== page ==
If 30 second green beans bother you and Jacques, my barely blanched Brussels sprouts would probably offend.  I use a small Wusthof kitchen knife at the table to slice the sprouts so I can slowly savor them.

 

But so no one is confused:  the beans I use are very small.  The 30 seconds are 30 seconds at full pressure in a Fissler pressure cooker, followed by a quick release.  Sometimes steaming might go for 40.

 

 

 

Well, that is a difference, obviously.  King happens to be quite good, not that it matters. All women in the kitchen, not that it matters.

 

Just don't go dropping that Fissler on your foot

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2 minutes ago, Anna N said:

Depends how they spend that 30 seconds. Pressure cooked they could be perfect. 

Looks like I cross-posted!  

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Anna Nielsen aka "Anna N"

...I just let people know about something I made for supper that they might enjoy, too. That's all it is. (Nigel Slater)

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I grew up on undercooked green beans. My mother, early in her marriage, rebelled against canned or overcooked green beans. Her vengeance was to only serve them as a salad and always far too crunchy. I love hot green beans that still have some bright color but absolutely no crunch. I also like long-cooked southern style green beans with bacon,  and green beans oven-roasted until starting to blacken.

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44 minutes ago, weinoo said:

 

Well, that is a difference, obviously.  King happens to be quite good, not that it matters. All women in the kitchen, not that it matters.

 

All women in the dining room and they might get me there.

 

I forgot to mention, I was intrigued by Jacques' suggestion to cook beans in copper.

 

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4 minutes ago, Katie Meadow said:

I grew up on undercooked green beans. My mother, early in her marriage, rebelled against canned or overcooked green beans. Her vengeance was to only serve them as a salad and always far too crunchy. I love hot green beans that still have some bright color but absolutely no crunch. I also like long-cooked southern style green beans with bacon,  and green beans oven-roasted until starting to blacken.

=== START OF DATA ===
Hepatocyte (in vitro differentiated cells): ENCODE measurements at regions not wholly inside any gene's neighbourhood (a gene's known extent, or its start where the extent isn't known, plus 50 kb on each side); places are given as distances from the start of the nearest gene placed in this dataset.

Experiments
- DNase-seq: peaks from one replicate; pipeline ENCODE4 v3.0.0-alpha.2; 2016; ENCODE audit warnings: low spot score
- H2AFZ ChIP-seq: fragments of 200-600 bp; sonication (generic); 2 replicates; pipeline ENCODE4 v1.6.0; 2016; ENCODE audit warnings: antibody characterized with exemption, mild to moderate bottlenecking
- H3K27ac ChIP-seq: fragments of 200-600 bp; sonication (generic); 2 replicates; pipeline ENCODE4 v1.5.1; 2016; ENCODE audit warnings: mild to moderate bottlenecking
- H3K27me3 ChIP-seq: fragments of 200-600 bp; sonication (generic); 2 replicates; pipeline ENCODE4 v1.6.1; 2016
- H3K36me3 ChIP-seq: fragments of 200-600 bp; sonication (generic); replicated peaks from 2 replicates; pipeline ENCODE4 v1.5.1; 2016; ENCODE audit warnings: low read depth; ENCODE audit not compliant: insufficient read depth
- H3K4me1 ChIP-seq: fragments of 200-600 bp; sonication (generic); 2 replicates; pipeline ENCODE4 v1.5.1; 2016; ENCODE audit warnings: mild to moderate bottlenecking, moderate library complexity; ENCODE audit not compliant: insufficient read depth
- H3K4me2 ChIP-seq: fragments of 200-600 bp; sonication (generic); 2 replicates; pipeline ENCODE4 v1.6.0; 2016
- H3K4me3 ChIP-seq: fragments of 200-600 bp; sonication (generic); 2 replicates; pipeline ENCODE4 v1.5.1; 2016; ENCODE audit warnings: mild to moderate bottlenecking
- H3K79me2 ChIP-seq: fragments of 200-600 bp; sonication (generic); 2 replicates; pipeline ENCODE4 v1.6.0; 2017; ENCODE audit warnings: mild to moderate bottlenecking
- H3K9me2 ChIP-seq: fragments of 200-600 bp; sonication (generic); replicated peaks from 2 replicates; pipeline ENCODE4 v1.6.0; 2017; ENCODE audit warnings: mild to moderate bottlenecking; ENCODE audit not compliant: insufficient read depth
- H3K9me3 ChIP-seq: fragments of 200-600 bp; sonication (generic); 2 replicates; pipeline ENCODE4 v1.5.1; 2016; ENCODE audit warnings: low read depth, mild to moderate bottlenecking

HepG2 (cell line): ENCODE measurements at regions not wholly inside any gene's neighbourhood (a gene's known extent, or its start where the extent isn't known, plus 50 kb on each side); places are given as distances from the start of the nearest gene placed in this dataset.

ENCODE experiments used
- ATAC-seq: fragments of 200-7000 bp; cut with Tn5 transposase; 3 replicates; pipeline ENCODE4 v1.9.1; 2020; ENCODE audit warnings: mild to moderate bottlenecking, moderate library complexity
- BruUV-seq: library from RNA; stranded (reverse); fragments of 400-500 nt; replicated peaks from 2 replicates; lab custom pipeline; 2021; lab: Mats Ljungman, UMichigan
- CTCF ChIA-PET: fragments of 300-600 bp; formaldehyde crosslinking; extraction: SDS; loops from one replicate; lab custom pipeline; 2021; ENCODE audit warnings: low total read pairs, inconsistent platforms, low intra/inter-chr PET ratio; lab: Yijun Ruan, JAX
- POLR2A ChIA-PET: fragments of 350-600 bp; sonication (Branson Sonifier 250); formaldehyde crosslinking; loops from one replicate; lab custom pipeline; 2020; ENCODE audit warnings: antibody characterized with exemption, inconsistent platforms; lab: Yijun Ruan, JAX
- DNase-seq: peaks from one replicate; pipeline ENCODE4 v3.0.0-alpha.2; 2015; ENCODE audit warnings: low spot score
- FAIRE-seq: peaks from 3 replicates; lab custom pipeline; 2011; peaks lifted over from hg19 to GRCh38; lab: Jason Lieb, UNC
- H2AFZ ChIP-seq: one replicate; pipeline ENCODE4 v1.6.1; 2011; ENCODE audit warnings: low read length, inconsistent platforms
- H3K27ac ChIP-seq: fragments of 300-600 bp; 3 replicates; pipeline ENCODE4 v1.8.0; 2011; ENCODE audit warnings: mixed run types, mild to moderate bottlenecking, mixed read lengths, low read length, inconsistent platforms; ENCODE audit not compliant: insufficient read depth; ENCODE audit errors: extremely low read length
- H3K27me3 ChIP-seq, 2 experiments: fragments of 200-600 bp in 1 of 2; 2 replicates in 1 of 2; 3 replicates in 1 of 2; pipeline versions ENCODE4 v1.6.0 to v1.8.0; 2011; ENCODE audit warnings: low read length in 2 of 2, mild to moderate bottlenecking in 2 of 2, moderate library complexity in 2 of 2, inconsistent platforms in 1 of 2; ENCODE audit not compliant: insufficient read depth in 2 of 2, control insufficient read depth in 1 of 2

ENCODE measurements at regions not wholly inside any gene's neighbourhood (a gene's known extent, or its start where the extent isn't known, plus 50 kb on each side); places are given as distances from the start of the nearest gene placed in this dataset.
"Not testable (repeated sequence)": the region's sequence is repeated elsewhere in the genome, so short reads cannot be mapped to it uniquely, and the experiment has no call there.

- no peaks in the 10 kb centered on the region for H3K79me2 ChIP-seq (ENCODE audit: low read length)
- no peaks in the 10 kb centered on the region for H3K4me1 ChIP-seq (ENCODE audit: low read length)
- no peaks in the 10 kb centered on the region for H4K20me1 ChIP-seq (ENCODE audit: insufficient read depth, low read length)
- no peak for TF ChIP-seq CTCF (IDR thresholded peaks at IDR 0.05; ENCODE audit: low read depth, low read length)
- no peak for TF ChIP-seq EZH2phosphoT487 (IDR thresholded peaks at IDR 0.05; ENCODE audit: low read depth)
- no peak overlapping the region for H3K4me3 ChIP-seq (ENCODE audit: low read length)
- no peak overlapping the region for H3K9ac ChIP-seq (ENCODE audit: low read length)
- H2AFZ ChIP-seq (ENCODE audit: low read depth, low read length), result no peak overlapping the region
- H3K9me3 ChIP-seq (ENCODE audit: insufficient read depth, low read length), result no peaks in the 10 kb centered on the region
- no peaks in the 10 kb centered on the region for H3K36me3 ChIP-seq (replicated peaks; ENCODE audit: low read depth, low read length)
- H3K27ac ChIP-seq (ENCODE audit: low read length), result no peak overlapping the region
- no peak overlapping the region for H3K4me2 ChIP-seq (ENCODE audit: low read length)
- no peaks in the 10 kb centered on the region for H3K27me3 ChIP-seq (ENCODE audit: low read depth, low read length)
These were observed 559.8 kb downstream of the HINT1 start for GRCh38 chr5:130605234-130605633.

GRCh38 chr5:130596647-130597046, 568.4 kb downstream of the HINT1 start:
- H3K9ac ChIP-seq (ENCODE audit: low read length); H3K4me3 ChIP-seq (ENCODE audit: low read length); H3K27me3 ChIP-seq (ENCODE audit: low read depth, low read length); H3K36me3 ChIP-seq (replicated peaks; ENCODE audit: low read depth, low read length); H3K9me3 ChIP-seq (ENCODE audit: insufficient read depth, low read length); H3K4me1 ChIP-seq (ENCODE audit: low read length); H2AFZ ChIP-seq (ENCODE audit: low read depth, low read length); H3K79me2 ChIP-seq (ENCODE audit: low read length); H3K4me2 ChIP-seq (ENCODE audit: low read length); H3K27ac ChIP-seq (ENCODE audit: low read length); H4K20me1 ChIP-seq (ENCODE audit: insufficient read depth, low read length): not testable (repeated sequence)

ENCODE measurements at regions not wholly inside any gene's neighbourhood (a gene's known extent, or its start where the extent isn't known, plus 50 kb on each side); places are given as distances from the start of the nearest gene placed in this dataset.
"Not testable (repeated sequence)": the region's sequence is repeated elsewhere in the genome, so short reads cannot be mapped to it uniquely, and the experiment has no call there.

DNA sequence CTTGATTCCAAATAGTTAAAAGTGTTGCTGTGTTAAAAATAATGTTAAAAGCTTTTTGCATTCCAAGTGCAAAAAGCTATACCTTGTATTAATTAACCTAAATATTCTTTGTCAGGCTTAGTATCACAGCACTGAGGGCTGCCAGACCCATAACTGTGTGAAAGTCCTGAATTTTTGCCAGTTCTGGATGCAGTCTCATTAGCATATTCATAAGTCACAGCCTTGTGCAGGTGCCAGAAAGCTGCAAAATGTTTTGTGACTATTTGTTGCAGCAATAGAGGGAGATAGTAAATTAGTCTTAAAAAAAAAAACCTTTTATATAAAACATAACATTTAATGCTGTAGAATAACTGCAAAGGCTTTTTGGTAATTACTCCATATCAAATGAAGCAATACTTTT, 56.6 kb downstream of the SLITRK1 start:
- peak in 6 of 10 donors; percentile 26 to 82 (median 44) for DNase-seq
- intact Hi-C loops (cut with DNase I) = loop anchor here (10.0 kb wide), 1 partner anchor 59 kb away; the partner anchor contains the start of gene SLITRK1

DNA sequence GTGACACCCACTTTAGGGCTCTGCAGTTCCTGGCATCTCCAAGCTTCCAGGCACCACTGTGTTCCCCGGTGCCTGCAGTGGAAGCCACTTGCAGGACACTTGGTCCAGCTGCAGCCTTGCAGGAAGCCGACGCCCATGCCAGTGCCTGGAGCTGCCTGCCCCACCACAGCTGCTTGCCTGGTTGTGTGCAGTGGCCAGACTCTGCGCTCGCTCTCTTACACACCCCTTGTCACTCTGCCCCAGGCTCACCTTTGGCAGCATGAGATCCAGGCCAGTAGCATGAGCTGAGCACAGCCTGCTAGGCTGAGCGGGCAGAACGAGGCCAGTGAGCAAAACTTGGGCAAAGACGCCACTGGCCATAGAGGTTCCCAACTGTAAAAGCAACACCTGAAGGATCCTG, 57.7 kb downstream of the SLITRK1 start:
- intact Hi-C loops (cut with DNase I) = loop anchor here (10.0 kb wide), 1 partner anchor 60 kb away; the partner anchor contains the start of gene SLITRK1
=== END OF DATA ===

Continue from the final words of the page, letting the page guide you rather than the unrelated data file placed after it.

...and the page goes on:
I also enjoy dry fried green beans.  Or I'll take my leftover 30 second green beans and use them in a stir fry.

 

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16 hours ago, JoNorvelleWalker said:

I also enjoy dry fried green beans.

Perhaps my favourite way to enjoy green beans. My local “Chinese” does not do much well but I love their dry-fried green beans.  

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Anna Nielsen aka "Anna N"

...I just let people know about something I made for supper that they might enjoy, too. That's all it is. (Nigel Slater)

"Cooking is about doing the best with what you have . . . and succeeding." John Thorne

Our 2012 (Kerry Beal and me) Blog

My 2004 eG Blog

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Not dry fried, but I frequently glisten a non-stick pan and scorch green beans.   Splotchy blackened outside, half-cooked inside.    Maldon salt and yum.1342488015_ScreenShot2022-06-28at7_54_50AM.thumb.png.976d926faf363d10e940f98ac14c4a23.png

Edited by Margaret Pilgrim (log)
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eGullet member #80.

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On 6/27/2022 at 11:06 PM, JoNorvelleWalker said:

 

One more restaurant where I probably won't dine.

 

If 30 second green beans bother you and Jacques, my barely blanched Brussels sprouts would probably offend.  I use a small Wusthof kitchen knife at the table to slice the sprouts so I can slowly savor them.

 

But so no one is confused:  the beans I use are very small.  The 30 seconds are 30 seconds at full pressure in a Fissler pressure cooker, followed by a quick release.  Sometimes steaming might go for 40.

 

 


I do not know about the dimensions and the thermal mass of the Fissler pressure cooker. Assuming it is like the cheapo Amazon Basics one I am using it will take a certain timeframe (and significantly longer than the 30 seconds at peak temperature you are envisioning) to reach said peak temperature. How do you factor that cooking time (even at ambient pressure it’ll cook those beans) into your equation ? And how long is it (usually) ? How is the decompression (“release”) time factored in ? Maybe those beans get a lot more cooking time than advertised …